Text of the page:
Duck Amuck (1953, Chuck Jones)

Duck Amuck is either very memorable or very predictable. If I have ever seen it, it was fifteen plus years ago. Yet I could guess a bunch of the plot twists, including the final one.

That final reveal, which might make Amuck memorable, also undoes a lot of the neat stuff the cartoon does otherwise.

The premise is simple–Daffy Duck battles a mischievous animator, losing his voice, his body, the backgrounds, the foregrounds and so on. The cartoon’s best when Jones is playing with how sound works in animation and it puts Amuck ahead.

There’s also the secondary thread–how cartoons abuse their characters. Here, Daffy gets to voice (to the animator and the audience) some of that outrage and indignity.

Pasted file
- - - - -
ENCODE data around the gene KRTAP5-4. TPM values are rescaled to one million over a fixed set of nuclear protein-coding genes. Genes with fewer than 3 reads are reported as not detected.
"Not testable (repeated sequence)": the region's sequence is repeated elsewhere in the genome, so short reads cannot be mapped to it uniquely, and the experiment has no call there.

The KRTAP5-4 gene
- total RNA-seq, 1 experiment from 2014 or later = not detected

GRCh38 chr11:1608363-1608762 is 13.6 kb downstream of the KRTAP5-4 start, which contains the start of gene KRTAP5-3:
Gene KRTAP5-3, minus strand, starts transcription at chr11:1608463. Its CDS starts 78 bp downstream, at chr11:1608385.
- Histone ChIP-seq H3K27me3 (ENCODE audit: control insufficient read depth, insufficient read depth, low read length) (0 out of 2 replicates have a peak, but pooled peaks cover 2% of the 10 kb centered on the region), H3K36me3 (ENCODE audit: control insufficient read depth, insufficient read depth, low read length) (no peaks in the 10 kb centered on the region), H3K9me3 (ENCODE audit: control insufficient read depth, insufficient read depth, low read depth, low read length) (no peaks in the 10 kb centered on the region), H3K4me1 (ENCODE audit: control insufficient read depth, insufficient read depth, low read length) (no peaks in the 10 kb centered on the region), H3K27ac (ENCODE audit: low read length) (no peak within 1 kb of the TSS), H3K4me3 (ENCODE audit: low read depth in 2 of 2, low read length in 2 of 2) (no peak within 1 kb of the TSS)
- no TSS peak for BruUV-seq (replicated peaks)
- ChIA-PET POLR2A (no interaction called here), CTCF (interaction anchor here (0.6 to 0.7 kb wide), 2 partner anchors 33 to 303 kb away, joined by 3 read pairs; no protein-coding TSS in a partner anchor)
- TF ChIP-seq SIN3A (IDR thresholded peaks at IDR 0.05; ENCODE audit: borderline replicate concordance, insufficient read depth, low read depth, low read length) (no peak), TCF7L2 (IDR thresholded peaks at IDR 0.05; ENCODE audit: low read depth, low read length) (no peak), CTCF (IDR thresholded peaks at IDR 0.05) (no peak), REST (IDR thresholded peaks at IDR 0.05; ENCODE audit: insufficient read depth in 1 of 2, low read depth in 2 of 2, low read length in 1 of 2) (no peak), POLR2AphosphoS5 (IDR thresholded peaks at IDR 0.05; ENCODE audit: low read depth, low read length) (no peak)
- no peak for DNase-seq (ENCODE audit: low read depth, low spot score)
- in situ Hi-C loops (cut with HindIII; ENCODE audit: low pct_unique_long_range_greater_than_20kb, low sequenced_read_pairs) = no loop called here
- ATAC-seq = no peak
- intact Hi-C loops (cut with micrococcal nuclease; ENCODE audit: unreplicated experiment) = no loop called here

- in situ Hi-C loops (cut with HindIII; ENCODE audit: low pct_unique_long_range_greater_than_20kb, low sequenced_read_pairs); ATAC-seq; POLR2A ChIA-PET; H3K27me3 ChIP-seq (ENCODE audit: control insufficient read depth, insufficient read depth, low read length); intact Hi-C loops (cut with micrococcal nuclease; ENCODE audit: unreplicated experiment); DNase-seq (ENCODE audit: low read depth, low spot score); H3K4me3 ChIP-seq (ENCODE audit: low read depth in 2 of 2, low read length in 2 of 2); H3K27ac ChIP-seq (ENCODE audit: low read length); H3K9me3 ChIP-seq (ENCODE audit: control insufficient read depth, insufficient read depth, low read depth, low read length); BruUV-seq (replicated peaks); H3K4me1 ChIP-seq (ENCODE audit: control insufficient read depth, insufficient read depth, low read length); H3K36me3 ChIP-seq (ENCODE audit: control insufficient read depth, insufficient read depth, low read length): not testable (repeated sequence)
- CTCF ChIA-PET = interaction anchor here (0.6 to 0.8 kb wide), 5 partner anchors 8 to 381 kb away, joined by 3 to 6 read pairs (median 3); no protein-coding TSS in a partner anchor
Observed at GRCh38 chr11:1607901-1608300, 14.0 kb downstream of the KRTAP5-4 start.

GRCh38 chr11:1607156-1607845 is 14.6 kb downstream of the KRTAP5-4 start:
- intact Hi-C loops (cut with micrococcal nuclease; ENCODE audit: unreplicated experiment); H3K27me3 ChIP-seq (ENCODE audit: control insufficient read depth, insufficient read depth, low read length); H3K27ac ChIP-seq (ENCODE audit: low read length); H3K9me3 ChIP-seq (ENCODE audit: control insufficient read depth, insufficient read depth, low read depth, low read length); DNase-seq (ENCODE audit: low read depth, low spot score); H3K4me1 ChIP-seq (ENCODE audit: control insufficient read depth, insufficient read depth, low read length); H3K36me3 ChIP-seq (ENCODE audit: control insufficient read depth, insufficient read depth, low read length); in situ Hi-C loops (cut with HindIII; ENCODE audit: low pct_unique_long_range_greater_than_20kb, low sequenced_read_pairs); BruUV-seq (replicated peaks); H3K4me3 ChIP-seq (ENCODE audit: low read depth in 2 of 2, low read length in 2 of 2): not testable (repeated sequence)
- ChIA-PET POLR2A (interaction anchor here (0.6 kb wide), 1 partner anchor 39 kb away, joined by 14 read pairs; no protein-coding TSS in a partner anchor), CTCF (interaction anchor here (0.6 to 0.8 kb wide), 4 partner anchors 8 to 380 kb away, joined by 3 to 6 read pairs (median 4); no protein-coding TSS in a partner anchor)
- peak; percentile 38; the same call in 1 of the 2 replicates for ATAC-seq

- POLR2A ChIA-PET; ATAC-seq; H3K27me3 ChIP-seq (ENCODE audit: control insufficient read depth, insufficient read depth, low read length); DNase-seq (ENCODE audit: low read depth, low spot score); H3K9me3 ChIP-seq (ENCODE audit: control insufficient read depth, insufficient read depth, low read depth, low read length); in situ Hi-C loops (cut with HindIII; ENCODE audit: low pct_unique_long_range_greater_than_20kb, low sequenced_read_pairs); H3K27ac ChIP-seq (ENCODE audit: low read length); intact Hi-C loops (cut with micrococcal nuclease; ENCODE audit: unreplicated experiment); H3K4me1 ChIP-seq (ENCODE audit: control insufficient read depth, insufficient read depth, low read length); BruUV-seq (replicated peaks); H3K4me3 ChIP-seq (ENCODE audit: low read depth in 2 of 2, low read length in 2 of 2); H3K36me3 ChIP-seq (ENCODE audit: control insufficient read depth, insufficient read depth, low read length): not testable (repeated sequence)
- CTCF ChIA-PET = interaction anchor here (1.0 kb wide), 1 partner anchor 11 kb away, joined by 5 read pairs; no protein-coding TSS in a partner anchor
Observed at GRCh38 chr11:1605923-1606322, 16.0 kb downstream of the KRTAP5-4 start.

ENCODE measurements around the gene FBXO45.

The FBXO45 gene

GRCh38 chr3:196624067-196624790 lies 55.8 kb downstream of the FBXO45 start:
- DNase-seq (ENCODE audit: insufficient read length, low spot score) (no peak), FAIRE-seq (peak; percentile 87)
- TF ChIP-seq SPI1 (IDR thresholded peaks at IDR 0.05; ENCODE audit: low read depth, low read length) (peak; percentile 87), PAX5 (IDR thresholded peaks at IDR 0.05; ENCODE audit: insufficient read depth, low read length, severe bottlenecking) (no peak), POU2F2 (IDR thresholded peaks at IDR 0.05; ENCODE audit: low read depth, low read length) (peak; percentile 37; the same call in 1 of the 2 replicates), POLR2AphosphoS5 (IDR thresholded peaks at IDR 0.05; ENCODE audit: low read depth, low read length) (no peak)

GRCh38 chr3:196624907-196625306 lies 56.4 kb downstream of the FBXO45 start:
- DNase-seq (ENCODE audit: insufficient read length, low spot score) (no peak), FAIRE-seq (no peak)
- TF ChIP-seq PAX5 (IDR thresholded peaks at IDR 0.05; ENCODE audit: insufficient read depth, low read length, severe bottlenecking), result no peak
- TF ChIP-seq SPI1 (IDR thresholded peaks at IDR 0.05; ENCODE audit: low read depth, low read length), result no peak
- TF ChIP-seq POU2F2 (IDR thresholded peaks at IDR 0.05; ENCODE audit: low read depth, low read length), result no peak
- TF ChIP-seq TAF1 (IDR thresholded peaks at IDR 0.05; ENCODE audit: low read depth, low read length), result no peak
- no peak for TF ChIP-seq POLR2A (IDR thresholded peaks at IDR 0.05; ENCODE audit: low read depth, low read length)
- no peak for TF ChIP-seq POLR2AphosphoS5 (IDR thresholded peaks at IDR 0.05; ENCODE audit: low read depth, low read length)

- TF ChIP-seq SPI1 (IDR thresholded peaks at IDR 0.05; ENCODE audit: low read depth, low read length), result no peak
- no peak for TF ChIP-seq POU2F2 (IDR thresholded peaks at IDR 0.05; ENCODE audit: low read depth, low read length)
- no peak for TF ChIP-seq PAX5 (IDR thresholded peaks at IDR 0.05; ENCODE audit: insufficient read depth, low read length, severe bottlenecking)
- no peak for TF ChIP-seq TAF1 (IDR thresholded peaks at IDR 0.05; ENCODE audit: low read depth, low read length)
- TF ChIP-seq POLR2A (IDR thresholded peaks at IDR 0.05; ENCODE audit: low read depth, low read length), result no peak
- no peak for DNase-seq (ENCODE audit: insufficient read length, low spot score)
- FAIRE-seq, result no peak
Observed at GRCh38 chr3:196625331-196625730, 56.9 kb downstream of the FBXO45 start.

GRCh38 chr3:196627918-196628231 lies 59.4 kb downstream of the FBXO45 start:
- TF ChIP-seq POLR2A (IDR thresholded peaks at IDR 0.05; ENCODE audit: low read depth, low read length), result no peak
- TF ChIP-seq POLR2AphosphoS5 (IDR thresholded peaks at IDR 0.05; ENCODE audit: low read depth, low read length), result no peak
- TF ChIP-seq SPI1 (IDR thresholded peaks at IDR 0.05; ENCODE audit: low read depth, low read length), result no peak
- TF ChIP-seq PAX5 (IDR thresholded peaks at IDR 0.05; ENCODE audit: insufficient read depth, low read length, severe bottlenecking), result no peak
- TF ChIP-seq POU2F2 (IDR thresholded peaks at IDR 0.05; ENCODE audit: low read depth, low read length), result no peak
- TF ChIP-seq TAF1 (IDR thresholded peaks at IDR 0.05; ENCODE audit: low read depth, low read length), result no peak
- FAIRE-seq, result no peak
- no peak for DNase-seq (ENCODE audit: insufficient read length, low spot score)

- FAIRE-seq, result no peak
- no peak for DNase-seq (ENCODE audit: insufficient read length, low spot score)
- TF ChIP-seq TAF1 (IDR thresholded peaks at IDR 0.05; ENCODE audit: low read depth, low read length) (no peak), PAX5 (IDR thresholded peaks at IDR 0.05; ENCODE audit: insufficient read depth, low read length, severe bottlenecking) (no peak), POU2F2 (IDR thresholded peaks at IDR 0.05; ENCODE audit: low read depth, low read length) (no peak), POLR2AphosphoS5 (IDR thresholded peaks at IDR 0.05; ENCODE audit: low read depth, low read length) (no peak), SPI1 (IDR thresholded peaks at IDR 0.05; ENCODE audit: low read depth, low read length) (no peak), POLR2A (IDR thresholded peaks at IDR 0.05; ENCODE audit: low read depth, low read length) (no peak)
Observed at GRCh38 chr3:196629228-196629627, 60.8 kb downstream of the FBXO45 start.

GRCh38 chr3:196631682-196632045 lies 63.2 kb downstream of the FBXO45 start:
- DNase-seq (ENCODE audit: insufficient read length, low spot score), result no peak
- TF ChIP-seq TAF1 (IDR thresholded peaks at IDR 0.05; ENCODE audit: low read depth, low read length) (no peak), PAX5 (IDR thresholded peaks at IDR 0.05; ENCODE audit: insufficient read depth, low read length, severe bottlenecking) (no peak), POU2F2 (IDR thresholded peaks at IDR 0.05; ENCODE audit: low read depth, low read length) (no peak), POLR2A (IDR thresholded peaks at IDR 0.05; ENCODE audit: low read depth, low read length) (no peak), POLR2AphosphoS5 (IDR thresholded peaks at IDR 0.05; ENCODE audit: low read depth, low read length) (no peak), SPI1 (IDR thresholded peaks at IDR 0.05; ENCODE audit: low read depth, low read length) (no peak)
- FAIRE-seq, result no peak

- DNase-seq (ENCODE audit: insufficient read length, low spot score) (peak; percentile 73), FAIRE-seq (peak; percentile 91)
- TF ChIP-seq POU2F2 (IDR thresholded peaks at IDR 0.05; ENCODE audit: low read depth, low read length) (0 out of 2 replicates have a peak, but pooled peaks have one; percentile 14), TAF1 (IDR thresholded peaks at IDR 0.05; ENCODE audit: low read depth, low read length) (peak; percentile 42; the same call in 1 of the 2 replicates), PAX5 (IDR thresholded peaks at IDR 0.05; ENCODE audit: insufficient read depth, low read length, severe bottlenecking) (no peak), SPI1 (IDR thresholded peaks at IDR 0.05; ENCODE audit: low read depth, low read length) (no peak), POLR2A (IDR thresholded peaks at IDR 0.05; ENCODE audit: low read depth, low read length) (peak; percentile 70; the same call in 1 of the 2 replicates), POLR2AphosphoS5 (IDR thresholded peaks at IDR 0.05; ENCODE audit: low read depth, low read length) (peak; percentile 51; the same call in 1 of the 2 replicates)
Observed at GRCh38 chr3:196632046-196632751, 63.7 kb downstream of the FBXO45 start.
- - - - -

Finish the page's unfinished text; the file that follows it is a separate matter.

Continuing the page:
But then the final reveal comes along and undoes all that work. It’s just a gag, think about.

Blanc does great voice work here.

It should’ve been better.

1/3Not Recommended


Directed by Chuck Jones; written by Michael Maltese; animated by Ken Harris, Lloyd Vaughan and Ben Washam; edited by Treg Brown; music by Carl W. Stalling; produced by Edward Selzer; released by Warner Bros.

Starring Mel Blanc (Daffy Duck / The Animator).